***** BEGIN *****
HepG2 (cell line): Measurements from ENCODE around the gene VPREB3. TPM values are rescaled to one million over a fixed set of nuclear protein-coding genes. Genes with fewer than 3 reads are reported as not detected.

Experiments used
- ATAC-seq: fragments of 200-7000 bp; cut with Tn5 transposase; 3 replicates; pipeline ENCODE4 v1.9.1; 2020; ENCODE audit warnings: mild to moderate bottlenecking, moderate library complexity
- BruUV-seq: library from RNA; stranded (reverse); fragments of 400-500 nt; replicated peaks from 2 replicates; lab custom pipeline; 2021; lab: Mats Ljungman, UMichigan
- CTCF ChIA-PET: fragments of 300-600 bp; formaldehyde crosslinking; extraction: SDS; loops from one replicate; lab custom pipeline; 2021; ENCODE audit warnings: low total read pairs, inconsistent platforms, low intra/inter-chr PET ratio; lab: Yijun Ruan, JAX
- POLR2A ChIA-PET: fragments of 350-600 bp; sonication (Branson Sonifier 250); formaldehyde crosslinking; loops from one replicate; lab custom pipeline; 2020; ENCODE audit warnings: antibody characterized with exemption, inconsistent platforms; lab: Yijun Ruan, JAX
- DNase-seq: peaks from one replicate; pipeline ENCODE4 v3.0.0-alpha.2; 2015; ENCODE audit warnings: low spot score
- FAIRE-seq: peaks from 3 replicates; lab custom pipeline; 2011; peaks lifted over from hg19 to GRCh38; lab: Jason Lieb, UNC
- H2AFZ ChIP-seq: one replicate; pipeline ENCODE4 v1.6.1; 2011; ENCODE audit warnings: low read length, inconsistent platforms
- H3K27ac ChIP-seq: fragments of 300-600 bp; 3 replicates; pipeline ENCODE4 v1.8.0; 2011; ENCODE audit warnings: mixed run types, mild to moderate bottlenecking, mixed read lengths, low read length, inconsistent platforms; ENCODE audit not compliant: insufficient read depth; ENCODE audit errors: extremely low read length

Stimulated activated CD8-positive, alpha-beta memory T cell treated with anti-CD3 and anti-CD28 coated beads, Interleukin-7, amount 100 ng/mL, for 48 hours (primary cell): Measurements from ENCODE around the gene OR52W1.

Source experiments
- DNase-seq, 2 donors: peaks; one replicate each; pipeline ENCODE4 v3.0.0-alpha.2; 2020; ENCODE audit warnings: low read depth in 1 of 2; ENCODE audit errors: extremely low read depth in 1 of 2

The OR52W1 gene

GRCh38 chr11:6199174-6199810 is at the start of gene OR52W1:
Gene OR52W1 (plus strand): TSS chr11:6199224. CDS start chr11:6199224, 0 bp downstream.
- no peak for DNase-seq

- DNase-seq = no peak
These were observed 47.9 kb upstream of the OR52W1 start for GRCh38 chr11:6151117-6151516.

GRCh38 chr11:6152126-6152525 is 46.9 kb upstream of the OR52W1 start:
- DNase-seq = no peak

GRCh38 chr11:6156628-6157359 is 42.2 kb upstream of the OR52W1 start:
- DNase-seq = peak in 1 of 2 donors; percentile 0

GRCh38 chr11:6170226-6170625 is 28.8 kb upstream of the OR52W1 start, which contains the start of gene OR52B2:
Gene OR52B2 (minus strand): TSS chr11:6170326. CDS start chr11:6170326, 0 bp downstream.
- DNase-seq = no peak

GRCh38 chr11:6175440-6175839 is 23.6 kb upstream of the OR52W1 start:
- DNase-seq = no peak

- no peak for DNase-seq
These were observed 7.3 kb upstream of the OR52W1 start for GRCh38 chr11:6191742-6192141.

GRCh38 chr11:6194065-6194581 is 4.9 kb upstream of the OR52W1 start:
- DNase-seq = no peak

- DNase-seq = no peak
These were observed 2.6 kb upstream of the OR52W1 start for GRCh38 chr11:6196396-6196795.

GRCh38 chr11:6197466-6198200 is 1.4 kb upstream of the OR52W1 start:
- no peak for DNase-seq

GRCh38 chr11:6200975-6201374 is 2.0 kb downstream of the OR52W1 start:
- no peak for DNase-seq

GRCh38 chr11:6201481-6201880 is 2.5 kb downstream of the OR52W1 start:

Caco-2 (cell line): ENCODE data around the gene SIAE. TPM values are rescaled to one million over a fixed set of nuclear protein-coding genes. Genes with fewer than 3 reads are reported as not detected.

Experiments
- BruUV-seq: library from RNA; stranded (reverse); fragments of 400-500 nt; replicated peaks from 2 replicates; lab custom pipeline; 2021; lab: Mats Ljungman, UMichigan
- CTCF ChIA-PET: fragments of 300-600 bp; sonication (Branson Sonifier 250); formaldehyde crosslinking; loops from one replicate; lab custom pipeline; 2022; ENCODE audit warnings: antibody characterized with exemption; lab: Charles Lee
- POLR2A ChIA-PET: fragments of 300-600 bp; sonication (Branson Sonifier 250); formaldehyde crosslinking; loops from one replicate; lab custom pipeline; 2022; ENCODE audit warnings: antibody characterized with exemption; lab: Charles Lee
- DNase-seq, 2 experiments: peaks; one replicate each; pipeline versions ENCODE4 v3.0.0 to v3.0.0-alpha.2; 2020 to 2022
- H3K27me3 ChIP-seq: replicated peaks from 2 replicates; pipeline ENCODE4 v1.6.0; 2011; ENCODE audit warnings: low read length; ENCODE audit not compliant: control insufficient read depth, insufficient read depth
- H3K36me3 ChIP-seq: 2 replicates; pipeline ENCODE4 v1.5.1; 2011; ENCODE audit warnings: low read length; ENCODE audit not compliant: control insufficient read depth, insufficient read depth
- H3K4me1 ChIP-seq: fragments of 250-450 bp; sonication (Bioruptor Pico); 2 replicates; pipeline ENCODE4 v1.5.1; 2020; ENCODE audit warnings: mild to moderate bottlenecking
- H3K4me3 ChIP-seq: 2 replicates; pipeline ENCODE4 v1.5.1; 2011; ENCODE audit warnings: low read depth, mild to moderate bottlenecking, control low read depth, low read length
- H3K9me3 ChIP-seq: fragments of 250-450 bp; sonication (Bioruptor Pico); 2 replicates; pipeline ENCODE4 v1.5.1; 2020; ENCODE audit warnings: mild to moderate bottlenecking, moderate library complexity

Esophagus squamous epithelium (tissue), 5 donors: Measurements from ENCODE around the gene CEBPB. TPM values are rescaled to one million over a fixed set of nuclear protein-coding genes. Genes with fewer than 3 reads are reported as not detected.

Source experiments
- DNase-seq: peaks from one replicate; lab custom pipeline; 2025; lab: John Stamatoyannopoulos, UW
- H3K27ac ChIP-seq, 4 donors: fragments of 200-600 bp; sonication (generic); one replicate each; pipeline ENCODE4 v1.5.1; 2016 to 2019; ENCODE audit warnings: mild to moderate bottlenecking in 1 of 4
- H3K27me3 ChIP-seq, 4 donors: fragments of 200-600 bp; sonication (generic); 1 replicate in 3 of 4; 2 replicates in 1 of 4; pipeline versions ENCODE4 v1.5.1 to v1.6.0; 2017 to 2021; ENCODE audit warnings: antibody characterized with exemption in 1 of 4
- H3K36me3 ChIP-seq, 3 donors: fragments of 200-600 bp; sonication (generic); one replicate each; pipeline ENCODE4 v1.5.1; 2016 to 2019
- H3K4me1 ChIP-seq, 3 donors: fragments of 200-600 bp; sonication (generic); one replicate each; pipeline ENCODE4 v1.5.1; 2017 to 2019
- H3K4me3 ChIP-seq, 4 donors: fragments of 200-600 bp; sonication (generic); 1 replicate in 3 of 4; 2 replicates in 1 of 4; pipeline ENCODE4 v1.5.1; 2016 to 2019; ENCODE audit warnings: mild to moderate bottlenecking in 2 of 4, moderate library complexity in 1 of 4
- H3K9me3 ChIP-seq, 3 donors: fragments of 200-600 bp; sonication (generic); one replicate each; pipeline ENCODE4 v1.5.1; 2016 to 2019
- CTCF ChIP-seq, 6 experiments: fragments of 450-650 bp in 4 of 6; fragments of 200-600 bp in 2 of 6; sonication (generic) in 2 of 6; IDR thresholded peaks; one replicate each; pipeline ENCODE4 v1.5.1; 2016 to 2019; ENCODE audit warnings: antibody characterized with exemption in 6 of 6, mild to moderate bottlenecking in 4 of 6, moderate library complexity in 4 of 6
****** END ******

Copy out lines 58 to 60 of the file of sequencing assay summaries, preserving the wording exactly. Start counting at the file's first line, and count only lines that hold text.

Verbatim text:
- H3K4me3 ChIP-seq, 4 donors: fragments of 200-600 bp; sonication (generic); 1 replicate in 3 of 4; 2 replicates in 1 of 4; pipeline ENCODE4 v1.5.1; 2016 to 2019; ENCODE audit warnings: mild to moderate bottlenecking in 2 of 4, moderate library complexity in 1 of 4
- H3K9me3 ChIP-seq, 3 donors: fragments of 200-600 bp; sonication (generic); one replicate each; pipeline ENCODE4 v1.5.1; 2016 to 2019
- CTCF ChIP-seq, 6 experiments: fragments of 450-650 bp in 4 of 6; fragments of 200-600 bp in 2 of 6; sonication (generic) in 2 of 6; IDR thresholded peaks; one replicate each; pipeline ENCODE4 v1.5.1; 2016 to 2019; ENCODE audit warnings: antibody characterized with exemption in 6 of 6, mild to moderate bottlenecking in 4 of 6, moderate library complexity in 4 of 6